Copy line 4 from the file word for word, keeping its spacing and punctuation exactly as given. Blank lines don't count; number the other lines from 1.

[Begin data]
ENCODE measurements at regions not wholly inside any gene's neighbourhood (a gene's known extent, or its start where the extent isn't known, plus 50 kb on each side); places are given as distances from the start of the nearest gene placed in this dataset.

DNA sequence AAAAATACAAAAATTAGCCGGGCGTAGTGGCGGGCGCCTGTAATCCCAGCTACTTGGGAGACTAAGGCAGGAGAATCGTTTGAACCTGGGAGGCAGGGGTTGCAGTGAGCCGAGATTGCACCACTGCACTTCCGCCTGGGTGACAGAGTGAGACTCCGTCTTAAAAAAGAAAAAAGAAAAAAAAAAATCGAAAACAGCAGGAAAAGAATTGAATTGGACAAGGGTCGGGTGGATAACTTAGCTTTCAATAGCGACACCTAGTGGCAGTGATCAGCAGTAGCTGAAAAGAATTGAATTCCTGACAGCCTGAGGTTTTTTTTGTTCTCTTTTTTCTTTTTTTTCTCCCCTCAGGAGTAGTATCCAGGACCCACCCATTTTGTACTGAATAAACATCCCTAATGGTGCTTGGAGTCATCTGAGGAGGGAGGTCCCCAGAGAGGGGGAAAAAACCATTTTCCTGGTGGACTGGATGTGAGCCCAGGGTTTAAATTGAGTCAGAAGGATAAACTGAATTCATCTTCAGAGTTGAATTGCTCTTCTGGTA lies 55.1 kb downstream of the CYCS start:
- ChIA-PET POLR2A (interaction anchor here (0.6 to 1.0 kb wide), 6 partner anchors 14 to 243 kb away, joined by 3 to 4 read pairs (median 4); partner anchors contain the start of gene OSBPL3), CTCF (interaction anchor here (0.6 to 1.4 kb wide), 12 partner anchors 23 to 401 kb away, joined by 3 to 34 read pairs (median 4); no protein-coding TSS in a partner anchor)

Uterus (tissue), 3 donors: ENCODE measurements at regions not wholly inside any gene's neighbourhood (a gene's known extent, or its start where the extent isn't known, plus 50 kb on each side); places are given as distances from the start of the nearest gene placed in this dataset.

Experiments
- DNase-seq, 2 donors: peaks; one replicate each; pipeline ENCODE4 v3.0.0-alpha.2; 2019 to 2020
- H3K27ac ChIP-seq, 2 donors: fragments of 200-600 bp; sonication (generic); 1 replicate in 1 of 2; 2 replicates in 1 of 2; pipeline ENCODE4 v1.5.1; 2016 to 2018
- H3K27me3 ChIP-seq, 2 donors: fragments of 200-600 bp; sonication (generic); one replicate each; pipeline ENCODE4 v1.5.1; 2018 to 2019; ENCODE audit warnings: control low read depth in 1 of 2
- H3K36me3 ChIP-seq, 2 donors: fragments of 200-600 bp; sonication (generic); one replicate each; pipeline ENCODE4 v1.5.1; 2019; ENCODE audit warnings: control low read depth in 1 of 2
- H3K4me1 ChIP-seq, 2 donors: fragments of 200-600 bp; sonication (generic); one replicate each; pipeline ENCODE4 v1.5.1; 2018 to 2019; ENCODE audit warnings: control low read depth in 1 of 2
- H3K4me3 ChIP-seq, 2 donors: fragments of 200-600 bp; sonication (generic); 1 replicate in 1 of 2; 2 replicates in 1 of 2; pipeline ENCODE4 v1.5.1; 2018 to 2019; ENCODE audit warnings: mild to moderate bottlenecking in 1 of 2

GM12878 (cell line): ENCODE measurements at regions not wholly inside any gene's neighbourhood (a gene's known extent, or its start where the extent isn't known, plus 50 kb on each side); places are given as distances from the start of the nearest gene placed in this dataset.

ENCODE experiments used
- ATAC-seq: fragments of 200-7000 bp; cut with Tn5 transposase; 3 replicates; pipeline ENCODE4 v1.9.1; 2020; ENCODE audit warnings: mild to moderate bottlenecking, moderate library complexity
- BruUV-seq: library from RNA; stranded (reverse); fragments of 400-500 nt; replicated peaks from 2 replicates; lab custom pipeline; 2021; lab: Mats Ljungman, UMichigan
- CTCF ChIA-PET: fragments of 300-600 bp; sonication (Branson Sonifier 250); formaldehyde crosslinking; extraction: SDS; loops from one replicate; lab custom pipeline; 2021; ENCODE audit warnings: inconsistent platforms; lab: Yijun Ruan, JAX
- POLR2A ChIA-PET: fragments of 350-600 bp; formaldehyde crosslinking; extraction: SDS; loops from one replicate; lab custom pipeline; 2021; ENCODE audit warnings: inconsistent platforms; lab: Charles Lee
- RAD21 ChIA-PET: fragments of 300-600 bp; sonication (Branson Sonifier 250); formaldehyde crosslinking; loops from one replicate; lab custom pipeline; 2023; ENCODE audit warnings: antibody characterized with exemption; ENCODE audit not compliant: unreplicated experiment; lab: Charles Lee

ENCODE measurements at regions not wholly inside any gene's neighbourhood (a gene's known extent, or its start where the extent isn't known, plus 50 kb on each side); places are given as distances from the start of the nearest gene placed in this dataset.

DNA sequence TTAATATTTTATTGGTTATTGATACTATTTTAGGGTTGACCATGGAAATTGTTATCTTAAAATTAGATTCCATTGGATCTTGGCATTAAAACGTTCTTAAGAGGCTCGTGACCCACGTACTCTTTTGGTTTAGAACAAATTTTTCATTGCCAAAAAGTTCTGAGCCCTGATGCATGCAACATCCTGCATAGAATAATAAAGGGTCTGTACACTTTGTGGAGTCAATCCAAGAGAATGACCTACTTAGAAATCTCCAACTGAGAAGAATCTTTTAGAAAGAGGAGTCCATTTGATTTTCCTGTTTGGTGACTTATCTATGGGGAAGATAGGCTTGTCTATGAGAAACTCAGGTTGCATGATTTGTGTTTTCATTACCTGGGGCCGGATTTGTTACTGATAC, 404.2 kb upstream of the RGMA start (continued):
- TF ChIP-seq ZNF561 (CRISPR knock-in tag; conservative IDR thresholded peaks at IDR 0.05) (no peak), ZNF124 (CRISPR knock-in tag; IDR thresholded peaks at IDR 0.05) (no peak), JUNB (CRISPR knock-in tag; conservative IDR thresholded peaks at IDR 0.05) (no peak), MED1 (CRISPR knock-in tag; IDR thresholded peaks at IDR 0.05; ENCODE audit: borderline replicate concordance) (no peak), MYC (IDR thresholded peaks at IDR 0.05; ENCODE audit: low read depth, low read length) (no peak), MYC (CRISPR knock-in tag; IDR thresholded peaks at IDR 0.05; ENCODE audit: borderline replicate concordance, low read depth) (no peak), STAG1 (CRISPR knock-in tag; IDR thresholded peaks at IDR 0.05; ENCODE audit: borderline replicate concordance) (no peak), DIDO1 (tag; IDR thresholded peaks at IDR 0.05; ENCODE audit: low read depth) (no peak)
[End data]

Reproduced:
Uterus (tissue), 3 donors: ENCODE measurements at regions not wholly inside any gene's neighbourhood (a gene's known extent, or its start where the extent isn't known, plus 50 kb on each side); places are given as distances from the start of the nearest gene placed in this dataset.